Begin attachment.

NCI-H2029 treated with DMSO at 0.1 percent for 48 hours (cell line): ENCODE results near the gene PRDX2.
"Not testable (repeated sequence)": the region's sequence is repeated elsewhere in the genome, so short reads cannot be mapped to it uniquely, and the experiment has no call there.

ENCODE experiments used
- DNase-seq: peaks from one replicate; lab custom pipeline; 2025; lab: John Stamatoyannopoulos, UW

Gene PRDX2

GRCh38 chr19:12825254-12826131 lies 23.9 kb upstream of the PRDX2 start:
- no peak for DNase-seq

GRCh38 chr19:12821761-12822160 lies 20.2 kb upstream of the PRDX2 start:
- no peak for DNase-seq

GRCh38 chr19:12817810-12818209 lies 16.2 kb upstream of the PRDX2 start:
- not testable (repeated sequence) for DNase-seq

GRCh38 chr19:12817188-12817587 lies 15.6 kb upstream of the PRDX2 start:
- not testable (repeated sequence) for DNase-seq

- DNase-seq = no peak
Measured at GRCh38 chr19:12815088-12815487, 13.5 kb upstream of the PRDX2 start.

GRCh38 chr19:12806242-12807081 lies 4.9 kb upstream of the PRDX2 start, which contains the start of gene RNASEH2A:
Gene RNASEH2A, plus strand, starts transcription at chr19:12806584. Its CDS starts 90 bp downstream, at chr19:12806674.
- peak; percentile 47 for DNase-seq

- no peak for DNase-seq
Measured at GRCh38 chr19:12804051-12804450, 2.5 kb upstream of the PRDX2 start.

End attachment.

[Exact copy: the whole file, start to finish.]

NCI-H2029 treated with DMSO at 0.1 percent for 48 hours (cell line): ENCODE results near the gene PRDX2.
"Not testable (repeated sequence)": the region's sequence is repeated elsewhere in the genome, so short reads cannot be mapped to it uniquely, and the experiment has no call there.

ENCODE experiments used
- DNase-seq: peaks from one replicate; lab custom pipeline; 2025; lab: John Stamatoyannopoulos, UW

Gene PRDX2

GRCh38 chr19:12825254-12826131 lies 23.9 kb upstream of the PRDX2 start:
- no peak for DNase-seq

GRCh38 chr19:12821761-12822160 lies 20.2 kb upstream of the PRDX2 start:
- no peak for DNase-seq

GRCh38 chr19:12817810-12818209 lies 16.2 kb upstream of the PRDX2 start:
- not testable (repeated sequence) for DNase-seq

GRCh38 chr19:12817188-12817587 lies 15.6 kb upstream of the PRDX2 start:
- not testable (repeated sequence) for DNase-seq

- DNase-seq = no peak
Measured at GRCh38 chr19:12815088-12815487, 13.5 kb upstream of the PRDX2 start.

GRCh38 chr19:12806242-12807081 lies 4.9 kb upstream of the PRDX2 start, which contains the start of gene RNASEH2A:
Gene RNASEH2A, plus strand, starts transcription at chr19:12806584. Its CDS starts 90 bp downstream, at chr19:12806674.
- peak; percentile 47 for DNase-seq

- no peak for DNase-seq
Measured at GRCh38 chr19:12804051-12804450, 2.5 kb upstream of the PRDX2 start.